Mileage: 110
Total mileage: 4097

I rode over my last real mountain pass today! Now it's almost totally flat, all the way to the end.

This morning when I woke up, Nancy was already awake, bright eyed and bushy tailed despite the fact that she was up at 4 yesterday and didn't go to bed until nearly midnight. I have no idea how she does that. John was gone by 5am which left me as the late riser at 6:20. I said my goodbyes and rolled out on my bike at 6:47, a time I know so specifically only because Bruce called it out to me as I rode away.

I stopped at the end of the driveway to take a shot of the mountains in the morning sun. That's right, this is the view from the Stephenson's front porch!

I rode the couple miles back to the TransAm so that I wouldn't miss any mileage and then continued on another 5 miles into Sisters for breakfast. I made a point of stopping at Angeline's bakery for a marion berry scone since I had gotten three recommendations by that point. It was delicious, even though I had no clue what a marion berry was. The girl at the bakery gave me directions to a little cafe where she said I could get a hearty breakfast, but the place was closed on Wednesdays, so I went to the little cafe next door and ordered eggs with pancakes. I should have taken another picture of these pancakes, because they were hilariously dainty. I stacked all three of them together to make one miniature sized, regular pancake and was through with my whole plate by the time the server came back out of the kitchen. I was fine though since Nancy had sent me on my way this morning with a whole bag of walnuts, cliff bars and an apple.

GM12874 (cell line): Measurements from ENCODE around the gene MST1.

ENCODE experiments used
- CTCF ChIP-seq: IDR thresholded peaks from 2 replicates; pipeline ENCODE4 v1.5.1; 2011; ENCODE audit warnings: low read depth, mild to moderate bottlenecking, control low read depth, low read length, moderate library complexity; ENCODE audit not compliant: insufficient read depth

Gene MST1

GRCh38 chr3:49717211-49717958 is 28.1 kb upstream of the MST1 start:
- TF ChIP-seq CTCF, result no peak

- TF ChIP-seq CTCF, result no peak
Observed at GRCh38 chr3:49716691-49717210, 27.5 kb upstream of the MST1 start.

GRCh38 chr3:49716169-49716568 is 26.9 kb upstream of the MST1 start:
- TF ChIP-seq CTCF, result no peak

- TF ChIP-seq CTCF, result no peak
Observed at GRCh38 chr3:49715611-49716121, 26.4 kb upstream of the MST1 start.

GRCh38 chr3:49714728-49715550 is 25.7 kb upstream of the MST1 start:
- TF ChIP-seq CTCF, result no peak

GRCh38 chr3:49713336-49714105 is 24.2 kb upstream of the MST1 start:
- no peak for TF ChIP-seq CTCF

Apparently there was a huge bike race called the Cascade Classic coming out of Bend this morning. It didn't start till 10, and I wanted to stay ahead of them so I wouldn't get swept up in the peloton, meaning I climbed the Cascades pretty quickly this morning. As I rode higher and higher to McKenzie pass, the conifers started to give way to lava flows, and by the time I crossed my high point I was in a barren rock field. This is the last big mountain range between me and the coast!!! I have a few more 800 foot climbs in the next few days, but nothing spanning thousands of feet. I'm almost there!